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White Chestnut:
Mental Overload

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The White Chestnut condition illustrates one of the ways in which our minds aren't like those of animals. I doubt that a dog would lie awake, thinking over and over again, "if only I hadn't dug up the rose bushes" or a cat agonize, "I wonder if I wasted my time sleeping so much today."

The act of mentally going over something again and again seems to be a uniquely human one, and many humans become so accustomed to their constant mental dialogues that they assume this is a normal way for a mind to operate.

Though they think it's normal they don't think it's pleasant. It is both physically and mentally exhausting to review the same thoughts repeatedly; one begins to feel like those unfortunate rodents condemned to spend their lives inside exercise wheels. On a physical level headaches, facial tension, and jaw-grinding may manifest. Insomnia - particularly since much of this mental rumination takes place at night, when one is supposedly trying to relax - may also be a result of the White Chestnut state.

There are many theories as the the origins of this condition. My own is that the mind is actually trying to solve the problem, but going about it in an unsuccessful way. For example, someone may worry about needing more money. She may lie awake at night tormented by this worry. She reviews a list of her many bills, and has no idea how she's going to pay them all. As her mind loops around the bills and her worries seem to get bigger and bigger.

She's focusing on the problem, not on the solution. She's asking herself, "How did I get into this mess?" and "Why don't I have any money?" The answers to these questions are bound to disturb her even further; hence, she becomes ever more enmeshed in the cycle of her thoughts.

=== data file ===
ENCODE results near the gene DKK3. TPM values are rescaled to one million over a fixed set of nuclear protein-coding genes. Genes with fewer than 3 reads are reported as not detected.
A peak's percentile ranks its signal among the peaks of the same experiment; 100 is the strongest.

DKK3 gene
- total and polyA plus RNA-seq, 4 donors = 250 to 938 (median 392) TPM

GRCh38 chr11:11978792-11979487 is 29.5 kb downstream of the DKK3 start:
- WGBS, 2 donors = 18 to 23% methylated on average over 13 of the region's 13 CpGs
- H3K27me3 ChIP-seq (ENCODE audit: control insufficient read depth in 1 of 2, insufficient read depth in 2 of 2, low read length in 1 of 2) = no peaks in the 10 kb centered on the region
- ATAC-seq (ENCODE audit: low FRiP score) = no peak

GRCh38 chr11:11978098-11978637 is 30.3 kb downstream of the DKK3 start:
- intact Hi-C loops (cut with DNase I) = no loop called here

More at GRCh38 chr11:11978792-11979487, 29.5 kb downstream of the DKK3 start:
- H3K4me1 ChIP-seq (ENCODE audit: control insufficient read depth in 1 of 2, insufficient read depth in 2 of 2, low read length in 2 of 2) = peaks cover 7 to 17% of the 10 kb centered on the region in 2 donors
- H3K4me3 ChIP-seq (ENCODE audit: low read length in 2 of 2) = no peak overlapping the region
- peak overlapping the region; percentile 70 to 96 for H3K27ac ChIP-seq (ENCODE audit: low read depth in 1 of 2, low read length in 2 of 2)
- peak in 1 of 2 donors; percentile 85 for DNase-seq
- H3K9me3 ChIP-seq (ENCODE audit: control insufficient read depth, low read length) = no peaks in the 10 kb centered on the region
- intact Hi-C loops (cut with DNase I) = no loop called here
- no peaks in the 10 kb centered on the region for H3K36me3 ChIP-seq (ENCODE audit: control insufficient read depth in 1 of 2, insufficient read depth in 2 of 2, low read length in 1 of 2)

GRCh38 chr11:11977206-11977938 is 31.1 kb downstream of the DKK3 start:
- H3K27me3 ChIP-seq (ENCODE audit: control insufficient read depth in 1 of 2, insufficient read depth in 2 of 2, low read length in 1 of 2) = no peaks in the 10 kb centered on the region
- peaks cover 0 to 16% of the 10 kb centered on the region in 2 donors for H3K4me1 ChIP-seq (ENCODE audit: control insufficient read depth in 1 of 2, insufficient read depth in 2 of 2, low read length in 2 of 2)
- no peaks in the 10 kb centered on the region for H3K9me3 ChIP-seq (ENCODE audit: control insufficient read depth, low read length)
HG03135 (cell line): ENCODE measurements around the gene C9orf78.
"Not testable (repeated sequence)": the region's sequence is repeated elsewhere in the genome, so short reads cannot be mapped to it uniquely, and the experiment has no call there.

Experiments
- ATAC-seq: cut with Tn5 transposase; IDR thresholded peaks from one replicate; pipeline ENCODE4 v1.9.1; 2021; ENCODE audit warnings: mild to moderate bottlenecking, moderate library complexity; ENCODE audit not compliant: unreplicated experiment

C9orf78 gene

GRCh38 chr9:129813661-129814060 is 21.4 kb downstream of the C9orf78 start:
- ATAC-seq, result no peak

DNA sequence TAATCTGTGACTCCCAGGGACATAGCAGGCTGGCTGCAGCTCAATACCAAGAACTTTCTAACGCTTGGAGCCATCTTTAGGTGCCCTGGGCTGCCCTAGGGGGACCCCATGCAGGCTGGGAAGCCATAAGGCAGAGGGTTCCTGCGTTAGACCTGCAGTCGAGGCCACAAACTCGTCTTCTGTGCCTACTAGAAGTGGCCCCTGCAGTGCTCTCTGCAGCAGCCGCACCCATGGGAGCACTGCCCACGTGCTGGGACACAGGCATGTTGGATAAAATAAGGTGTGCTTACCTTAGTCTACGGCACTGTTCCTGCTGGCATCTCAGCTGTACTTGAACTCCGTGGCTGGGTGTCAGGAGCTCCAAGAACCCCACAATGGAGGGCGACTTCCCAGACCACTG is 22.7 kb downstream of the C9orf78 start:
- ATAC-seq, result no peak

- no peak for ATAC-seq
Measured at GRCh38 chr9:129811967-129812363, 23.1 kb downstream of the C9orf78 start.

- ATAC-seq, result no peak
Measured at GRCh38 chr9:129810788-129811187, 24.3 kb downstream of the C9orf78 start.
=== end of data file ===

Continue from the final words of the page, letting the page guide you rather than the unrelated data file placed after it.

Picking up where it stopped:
If she were able to calm her mind and open both its rational and intuitive dimensions she would ask, "What can I do about this?" "How can I solve this problem?" The answers would give her a direction, a way out of the loop, and once she started acting she'd be too busy to entertain the repeating dead-end questions.

The key here is that freeing oneself from the loop means taking action; it means stepping out of the safety zone - and painful as the vicious cycle of repeated questions is it's also safe and familiar. The loop itself may seem to function as protection more than as prison.

Those who wish to be free of their repetitive thoughts, though, will find relief with White Chestnut. In taking this Bach Flower Essence one learns how to let unwanted thoughts drift by without attaching to them. (This also makes it an excellent Essence for those who have trouble meditating.)

In the positive White Chestnut state the mind learns to be quiet, and to know that by focusing its attention on answers that they will come.

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